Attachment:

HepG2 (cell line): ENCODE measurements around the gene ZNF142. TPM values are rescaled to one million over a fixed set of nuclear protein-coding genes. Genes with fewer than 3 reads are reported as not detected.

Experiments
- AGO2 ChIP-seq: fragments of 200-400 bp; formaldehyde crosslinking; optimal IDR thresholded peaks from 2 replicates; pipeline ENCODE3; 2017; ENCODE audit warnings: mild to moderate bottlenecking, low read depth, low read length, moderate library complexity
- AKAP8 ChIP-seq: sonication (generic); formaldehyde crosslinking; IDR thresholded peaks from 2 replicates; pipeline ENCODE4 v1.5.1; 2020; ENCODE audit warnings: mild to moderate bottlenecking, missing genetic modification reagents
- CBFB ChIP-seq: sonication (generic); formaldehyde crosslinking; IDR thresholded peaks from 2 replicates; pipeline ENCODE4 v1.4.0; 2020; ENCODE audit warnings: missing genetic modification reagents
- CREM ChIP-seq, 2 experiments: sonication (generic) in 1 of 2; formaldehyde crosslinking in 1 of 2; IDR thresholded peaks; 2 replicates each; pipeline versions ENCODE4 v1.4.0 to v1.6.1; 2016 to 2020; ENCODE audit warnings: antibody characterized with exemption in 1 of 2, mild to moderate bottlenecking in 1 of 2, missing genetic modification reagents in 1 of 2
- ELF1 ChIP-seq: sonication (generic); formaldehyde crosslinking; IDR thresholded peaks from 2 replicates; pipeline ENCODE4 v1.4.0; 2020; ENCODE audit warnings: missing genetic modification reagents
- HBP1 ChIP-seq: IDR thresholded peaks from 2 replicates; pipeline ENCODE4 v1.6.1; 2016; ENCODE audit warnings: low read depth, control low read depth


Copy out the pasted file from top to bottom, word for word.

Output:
HepG2 (cell line): ENCODE measurements around the gene ZNF142. TPM values are rescaled to one million over a fixed set of nuclear protein-coding genes. Genes with fewer than 3 reads are reported as not detected.

Experiments
- AGO2 ChIP-seq: fragments of 200-400 bp; formaldehyde crosslinking; optimal IDR thresholded peaks from 2 replicates; pipeline ENCODE3; 2017; ENCODE audit warnings: mild to moderate bottlenecking, low read depth, low read length, moderate library complexity
- AKAP8 ChIP-seq: sonication (generic); formaldehyde crosslinking; IDR thresholded peaks from 2 replicates; pipeline ENCODE4 v1.5.1; 2020; ENCODE audit warnings: mild to moderate bottlenecking, missing genetic modification reagents
- CBFB ChIP-seq: sonication (generic); formaldehyde crosslinking; IDR thresholded peaks from 2 replicates; pipeline ENCODE4 v1.4.0; 2020; ENCODE audit warnings: missing genetic modification reagents
- CREM ChIP-seq, 2 experiments: sonication (generic) in 1 of 2; formaldehyde crosslinking in 1 of 2; IDR thresholded peaks; 2 replicates each; pipeline versions ENCODE4 v1.4.0 to v1.6.1; 2016 to 2020; ENCODE audit warnings: antibody characterized with exemption in 1 of 2, mild to moderate bottlenecking in 1 of 2, missing genetic modification reagents in 1 of 2
- ELF1 ChIP-seq: sonication (generic); formaldehyde crosslinking; IDR thresholded peaks from 2 replicates; pipeline ENCODE4 v1.4.0; 2020; ENCODE audit warnings: missing genetic modification reagents
- HBP1 ChIP-seq: IDR thresholded peaks from 2 replicates; pipeline ENCODE4 v1.6.1; 2016; ENCODE audit warnings: low read depth, control low read depth